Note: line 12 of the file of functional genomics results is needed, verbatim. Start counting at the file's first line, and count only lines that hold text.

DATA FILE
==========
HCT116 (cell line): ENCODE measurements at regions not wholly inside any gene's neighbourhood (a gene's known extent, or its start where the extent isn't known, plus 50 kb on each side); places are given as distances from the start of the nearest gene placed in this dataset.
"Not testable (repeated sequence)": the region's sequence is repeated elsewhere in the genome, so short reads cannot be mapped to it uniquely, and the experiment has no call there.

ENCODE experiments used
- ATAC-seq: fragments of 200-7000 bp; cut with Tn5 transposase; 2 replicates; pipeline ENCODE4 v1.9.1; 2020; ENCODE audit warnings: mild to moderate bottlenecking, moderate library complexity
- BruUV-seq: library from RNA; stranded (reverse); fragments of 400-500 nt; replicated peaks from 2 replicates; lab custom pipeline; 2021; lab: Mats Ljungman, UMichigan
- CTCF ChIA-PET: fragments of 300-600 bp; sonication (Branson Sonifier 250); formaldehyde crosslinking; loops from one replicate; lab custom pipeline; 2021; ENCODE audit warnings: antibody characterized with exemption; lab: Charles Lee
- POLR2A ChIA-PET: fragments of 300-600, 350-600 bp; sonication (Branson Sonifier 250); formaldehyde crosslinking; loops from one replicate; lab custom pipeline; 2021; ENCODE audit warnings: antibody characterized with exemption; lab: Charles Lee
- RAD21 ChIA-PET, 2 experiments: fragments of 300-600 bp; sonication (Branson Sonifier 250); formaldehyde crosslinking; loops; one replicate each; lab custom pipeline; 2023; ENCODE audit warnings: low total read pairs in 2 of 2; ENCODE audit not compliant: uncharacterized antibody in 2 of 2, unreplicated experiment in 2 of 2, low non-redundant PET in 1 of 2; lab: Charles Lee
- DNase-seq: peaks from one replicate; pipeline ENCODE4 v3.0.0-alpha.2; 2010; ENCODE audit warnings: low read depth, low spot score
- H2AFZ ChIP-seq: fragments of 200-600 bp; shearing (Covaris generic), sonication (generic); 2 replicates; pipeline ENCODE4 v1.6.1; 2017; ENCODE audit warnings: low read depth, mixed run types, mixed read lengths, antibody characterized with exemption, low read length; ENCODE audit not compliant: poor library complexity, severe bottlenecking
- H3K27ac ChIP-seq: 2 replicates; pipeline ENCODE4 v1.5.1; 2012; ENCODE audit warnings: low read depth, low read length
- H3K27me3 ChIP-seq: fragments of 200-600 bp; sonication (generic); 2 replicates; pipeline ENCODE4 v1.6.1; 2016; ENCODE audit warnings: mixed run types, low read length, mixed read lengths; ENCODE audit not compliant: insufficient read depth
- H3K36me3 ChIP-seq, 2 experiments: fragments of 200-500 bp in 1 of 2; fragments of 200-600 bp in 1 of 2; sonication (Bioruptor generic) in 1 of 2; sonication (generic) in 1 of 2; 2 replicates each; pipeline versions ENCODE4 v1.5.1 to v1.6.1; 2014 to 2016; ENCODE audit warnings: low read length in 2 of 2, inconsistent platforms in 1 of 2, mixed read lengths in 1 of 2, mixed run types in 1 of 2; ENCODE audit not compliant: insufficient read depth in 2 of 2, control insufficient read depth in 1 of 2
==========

- H3K27me3 ChIP-seq: fragments of 200-600 bp; sonication (generic); 2 replicates; pipeline ENCODE4 v1.6.1; 2016; ENCODE audit warnings: mixed run types, low read length, mixed read lengths; ENCODE audit not compliant: insufficient read depth